Home Improvement Goes on Hiatus -- Heard on the Street -- WSJ
By Jinjoo Lee
The home improvement party is taking a pause.
Home Depot reported on Tuesday that comparable-store sales declined 4.5% from a year earlier in its quarter ended April 30, worse than the 1.7% decline Wall Street analysts polled by Visible Alpha expected. This marks the second consecutive quarter of year-over-year declines, notable for a company that has not seen such on-year decreases since the Great Recession of 2007-09.
The retailer said sales fell below expectations primarily because of lumber deflation and unfavorable weather -- including extreme weather events in California. Demand for big-ticket, discretionary items that were in high demand during the pandemic -- such as patio furniture, grills and appliances -- was weak. The company said consumers appear to be moving away from large projects to smaller ones, or breaking projects into chunks.
Still, comparable-store sales rose for necessity-driven categories such as building materials, hardware, plumbing and millwork. The one bright spot was Home Depot's ability to control what it can: Despite softening demand, the company has been able to keep operating margins near 15%.
Indicators for home-improvement spending look mixed. On the one hand, rising mortgage rates are discouraging households from selling or buying homes. Home values, which Home Depot said have the tightest correlation to home improvement spending, have shown early signs of weakening. The median price of homes sold declined 9% in the first three months of this year compared with the final quarter of 2022, according to the Census Bureau.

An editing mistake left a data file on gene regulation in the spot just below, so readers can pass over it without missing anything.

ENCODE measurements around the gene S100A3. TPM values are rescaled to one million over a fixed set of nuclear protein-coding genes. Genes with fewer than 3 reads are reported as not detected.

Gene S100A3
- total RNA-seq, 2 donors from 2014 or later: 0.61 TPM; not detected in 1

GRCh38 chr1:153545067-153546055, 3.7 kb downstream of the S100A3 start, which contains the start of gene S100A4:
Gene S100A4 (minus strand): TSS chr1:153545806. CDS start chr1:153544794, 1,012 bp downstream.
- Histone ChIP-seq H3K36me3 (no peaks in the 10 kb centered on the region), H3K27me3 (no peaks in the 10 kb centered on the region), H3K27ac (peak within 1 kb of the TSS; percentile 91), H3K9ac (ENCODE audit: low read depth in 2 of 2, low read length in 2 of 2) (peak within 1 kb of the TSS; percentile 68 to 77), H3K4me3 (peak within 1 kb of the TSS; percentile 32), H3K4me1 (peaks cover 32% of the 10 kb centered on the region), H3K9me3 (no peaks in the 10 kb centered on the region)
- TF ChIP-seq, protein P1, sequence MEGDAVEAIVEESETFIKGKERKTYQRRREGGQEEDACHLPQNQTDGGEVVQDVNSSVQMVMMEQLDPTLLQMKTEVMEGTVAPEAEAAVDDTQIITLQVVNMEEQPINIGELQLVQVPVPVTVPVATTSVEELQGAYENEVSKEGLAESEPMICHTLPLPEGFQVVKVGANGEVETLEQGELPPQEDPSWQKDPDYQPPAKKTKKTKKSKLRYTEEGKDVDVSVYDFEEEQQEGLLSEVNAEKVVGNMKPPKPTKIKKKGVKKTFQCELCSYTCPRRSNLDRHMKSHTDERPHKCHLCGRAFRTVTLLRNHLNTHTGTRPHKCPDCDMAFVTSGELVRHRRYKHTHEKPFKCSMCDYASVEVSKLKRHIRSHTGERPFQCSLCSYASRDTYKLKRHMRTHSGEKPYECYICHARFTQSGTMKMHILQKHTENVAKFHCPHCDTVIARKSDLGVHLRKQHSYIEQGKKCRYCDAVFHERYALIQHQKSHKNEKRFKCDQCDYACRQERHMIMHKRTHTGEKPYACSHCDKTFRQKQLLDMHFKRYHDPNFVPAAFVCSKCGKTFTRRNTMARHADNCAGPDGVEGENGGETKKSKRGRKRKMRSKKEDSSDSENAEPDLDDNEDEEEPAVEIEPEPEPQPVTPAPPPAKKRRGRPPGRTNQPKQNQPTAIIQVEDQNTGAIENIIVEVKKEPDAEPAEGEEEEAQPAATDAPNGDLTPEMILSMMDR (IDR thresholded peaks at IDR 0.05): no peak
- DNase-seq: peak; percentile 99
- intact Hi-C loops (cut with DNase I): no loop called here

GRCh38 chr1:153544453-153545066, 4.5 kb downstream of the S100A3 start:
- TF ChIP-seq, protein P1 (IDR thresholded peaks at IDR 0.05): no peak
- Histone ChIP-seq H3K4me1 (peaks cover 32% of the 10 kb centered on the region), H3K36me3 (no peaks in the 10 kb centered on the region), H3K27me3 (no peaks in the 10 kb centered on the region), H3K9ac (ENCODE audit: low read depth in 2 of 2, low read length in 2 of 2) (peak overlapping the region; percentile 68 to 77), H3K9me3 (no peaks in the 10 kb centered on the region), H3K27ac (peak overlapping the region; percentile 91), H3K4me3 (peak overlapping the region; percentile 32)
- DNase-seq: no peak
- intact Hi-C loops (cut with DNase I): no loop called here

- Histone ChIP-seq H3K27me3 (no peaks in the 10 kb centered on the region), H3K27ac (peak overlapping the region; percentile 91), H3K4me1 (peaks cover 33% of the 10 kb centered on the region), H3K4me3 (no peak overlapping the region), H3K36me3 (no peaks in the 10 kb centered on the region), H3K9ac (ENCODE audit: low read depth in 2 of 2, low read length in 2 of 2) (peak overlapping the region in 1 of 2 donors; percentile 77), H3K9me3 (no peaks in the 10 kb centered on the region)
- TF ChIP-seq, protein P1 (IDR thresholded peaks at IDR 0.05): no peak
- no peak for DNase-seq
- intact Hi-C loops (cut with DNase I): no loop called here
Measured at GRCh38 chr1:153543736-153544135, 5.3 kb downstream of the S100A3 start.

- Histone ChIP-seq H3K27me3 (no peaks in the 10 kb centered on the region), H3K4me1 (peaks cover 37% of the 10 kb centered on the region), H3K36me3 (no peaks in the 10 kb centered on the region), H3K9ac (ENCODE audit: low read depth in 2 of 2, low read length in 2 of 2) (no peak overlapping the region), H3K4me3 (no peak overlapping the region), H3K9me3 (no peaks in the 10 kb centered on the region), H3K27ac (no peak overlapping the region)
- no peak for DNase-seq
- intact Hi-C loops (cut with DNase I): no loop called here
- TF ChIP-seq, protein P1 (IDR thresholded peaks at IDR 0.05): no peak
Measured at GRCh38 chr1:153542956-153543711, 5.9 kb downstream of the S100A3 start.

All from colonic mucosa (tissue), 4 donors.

On the other hand, there is a chronic shortage of new housing stock, which means homes continue to age. Notably, 62% of homes were 32 years or older in 2021, up from 55% a decade earlier, according to the U.S. Census Bureau. Families may stay put in their homes, but their needs keep changing with new children or aging relatives, which creates a need for home improvement.
Home Depot is seeing enough of a demand slowdown that it now expects sales to decline between 2% and 5% this fiscal year, markedly worse than the flat guidance the company gave three months ago. Home Depot sees this year as a "transitional period" and says it is bullish on the medium to long-term outlook, pointing out that homeowners -- their primary customer base -- have seen home values skyrocket since 2019.
The question for investors is how long this transition might last, and whether even small declines in home values might erode consumer demand in the coming quarters. The foundations for strong home improvement demand are still there but small cracks, some of which were on display last quarter, could still undermine it.